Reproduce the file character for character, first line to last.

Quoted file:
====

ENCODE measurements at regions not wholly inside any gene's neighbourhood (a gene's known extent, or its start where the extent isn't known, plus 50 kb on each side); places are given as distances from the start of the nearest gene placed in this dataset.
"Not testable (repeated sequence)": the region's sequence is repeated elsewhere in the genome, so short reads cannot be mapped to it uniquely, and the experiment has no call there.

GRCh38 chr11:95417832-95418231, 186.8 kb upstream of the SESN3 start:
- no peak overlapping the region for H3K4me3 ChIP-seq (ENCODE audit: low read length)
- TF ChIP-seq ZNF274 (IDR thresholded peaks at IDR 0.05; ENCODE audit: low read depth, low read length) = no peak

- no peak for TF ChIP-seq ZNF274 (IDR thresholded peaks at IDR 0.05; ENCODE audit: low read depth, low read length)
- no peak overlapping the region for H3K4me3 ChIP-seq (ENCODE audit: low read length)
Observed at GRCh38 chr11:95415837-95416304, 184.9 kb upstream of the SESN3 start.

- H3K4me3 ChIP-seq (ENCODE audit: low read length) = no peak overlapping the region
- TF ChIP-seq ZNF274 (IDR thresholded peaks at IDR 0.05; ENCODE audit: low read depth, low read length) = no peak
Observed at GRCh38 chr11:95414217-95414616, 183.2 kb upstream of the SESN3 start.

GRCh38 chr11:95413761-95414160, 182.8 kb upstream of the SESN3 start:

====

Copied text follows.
ENCODE measurements at regions not wholly inside any gene's neighbourhood (a gene's known extent, or its start where the extent isn't known, plus 50 kb on each side); places are given as distances from the start of the nearest gene placed in this dataset.
"Not testable (repeated sequence)": the region's sequence is repeated elsewhere in the genome, so short reads cannot be mapped to it uniquely, and the experiment has no call there.

GRCh38 chr11:95417832-95418231, 186.8 kb upstream of the SESN3 start:
- no peak overlapping the region for H3K4me3 ChIP-seq (ENCODE audit: low read length)
- TF ChIP-seq ZNF274 (IDR thresholded peaks at IDR 0.05; ENCODE audit: low read depth, low read length) = no peak

- no peak for TF ChIP-seq ZNF274 (IDR thresholded peaks at IDR 0.05; ENCODE audit: low read depth, low read length)
- no peak overlapping the region for H3K4me3 ChIP-seq (ENCODE audit: low read length)
Observed at GRCh38 chr11:95415837-95416304, 184.9 kb upstream of the SESN3 start.

- H3K4me3 ChIP-seq (ENCODE audit: low read length) = no peak overlapping the region
- TF ChIP-seq ZNF274 (IDR thresholded peaks at IDR 0.05; ENCODE audit: low read depth, low read length) = no peak
Observed at GRCh38 chr11:95414217-95414616, 183.2 kb upstream of the SESN3 start.

GRCh38 chr11:95413761-95414160, 182.8 kb upstream of the SESN3 start: